Jonny Wilkinson is off target with his hurried drop-goal attempt in the final quarter
Other grisly moments followed. A hospital pass from Haskell saw Monye enveloped by greedy All Black tacklers. A Shane Geraghty cross-kick to Matt Banahan was knocked on to groans.
But even when another Carter penalty took New Zealand out to 19-6, England had further chances.
Three attacking scrums in the final third were criminally wasted. From the first, 10 metres out, Haskell hesitated and replacement Louis Deacon lost the ball in contact. The next saw a dismal pass from the number eight to Banahan, who knocked on again.
Finally, with the crowd rousing them for a scrum 5m out, Haskell opted for a flipped pass between his legs that Danny Care, standing almost right behind him, also knocked on.
If Tom Croft's barnstorming run to the right corner was only denied by one of several superb Carter tackles, the lack of attacking nous and 'game understanding' - the phrase Haskell used to underline New Zealand's try - between the sides was profound, if not exactly a new phenomenon.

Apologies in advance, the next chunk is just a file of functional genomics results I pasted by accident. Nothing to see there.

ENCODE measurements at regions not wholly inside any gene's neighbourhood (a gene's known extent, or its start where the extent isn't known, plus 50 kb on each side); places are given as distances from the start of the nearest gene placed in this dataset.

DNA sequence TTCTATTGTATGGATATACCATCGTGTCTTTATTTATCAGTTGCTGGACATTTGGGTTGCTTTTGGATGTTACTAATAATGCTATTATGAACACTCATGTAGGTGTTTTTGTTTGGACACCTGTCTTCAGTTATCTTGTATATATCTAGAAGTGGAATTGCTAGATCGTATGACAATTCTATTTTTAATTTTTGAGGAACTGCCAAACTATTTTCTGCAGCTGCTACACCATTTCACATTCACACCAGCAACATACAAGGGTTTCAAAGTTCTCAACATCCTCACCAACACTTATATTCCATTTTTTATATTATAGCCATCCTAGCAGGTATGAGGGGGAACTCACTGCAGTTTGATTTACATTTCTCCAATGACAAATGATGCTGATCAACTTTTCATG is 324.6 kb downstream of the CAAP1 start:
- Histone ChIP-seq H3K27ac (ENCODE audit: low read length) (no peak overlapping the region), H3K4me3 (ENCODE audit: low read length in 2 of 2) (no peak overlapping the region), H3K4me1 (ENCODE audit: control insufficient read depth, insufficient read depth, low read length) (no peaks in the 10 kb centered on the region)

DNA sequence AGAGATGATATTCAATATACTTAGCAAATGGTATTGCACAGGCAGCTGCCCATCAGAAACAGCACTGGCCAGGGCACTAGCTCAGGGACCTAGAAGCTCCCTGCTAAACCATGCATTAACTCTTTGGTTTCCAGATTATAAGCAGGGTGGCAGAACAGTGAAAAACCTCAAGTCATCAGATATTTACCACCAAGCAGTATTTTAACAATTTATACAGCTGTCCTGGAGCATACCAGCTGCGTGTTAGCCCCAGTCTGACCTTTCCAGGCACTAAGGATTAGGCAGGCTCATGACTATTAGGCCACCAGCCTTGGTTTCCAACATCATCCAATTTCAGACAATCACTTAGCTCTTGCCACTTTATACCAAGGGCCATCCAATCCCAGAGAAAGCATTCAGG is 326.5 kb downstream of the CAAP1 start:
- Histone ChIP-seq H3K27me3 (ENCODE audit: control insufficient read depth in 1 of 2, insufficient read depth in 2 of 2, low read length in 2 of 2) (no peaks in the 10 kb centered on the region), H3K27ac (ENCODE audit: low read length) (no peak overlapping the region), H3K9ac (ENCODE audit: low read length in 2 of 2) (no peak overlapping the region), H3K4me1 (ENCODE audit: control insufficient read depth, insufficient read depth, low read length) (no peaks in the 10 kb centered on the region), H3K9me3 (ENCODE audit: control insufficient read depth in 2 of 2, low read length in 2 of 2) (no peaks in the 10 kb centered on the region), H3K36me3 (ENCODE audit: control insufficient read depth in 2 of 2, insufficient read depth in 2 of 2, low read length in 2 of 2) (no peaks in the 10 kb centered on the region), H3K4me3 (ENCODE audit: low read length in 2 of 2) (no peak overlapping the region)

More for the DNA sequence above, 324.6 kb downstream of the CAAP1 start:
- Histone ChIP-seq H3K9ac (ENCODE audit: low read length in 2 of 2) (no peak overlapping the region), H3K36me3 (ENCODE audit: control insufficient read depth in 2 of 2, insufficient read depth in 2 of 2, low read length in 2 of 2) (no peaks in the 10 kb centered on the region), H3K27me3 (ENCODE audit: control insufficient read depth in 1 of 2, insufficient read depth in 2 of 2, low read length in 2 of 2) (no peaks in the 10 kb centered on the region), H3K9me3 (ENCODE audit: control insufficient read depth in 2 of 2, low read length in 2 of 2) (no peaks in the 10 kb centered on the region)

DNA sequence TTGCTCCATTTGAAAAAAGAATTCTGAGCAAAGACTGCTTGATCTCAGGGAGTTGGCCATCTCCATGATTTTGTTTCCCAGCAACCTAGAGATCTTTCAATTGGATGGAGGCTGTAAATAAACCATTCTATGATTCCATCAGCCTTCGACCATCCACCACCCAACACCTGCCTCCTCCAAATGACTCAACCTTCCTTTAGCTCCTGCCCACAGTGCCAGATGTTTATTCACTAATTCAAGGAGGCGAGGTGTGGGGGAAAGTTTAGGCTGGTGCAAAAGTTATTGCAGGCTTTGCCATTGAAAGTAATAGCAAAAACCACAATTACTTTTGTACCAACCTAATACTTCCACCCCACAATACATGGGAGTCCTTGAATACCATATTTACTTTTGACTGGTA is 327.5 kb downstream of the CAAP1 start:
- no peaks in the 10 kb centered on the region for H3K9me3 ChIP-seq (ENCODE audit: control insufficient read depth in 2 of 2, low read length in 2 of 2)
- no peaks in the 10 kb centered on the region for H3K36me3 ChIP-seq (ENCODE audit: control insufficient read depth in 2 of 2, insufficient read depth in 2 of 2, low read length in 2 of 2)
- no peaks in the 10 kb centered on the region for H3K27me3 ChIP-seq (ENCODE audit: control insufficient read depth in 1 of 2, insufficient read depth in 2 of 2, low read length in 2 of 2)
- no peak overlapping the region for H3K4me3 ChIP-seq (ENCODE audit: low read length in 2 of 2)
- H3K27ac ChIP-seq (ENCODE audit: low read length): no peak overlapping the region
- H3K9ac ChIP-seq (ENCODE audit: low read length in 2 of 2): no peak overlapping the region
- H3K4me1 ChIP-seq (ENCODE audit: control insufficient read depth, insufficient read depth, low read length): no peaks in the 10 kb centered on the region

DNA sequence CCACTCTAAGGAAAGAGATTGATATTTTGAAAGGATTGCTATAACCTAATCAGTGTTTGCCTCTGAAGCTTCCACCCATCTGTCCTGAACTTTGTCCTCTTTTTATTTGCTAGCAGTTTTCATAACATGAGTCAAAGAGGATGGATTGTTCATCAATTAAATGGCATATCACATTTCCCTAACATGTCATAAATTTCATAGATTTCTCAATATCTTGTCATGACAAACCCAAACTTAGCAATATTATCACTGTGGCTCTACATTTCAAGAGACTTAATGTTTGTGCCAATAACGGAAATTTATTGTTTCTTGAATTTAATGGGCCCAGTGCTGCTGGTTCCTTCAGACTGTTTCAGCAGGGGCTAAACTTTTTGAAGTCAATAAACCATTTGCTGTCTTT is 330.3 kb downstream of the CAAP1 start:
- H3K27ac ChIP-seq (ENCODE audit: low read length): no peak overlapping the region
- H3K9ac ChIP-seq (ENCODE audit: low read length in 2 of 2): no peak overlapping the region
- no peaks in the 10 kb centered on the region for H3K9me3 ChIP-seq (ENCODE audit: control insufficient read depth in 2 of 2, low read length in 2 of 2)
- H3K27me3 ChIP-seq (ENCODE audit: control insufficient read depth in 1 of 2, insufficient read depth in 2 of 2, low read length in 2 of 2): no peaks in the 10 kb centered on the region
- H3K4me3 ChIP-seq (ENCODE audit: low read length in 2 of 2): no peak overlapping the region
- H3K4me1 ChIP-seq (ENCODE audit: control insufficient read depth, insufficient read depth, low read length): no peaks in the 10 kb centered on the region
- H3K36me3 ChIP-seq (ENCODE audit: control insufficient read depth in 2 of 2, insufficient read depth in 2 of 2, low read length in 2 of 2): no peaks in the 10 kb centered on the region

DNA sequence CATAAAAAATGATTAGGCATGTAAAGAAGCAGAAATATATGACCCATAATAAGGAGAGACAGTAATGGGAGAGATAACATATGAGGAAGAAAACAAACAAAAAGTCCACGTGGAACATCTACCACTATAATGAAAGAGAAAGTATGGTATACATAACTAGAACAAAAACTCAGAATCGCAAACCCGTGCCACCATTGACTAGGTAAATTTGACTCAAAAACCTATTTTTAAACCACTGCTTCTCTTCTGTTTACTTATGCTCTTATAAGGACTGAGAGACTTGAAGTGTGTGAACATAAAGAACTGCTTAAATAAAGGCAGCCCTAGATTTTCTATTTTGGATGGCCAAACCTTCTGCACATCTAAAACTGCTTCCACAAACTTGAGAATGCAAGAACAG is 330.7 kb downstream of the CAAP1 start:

New Zealand coach Graham Henry was happy enough, feeling his side had delivered some "quality rugby" in their best performance of the tour, ahead of a potential humdinger against France in Marseille next week.
He also proclaimed himself "very impressed" with the way England played.
The question now is how they will play when they reconvene in the new year to prepare for the Six Nations.
While Saturday proved England can still compete physically with the world's best, tactically they remain in flux, struggling to find a coherent pattern and sense of purpose.
While Johnson took solace from the imminent return of some of the injured players unavailable to him over the past three weeks, it is doubtful they will still start the Six Nations any higher than third favourites at best.
"Ultimately we need to decide how we want to play in the tournament and pick accordingly," said Johnson as he concluded his post-match debrief.
If that wasn't quite an admission that England haven't settled on either their optimum personnel or game plan yet, it certainly hinted at it.
But then maybe it summed up the prevailing mood after a defeat that restored pride but reminded us of old failings still to be addressed.
Not all black by any means, just different shades of grey.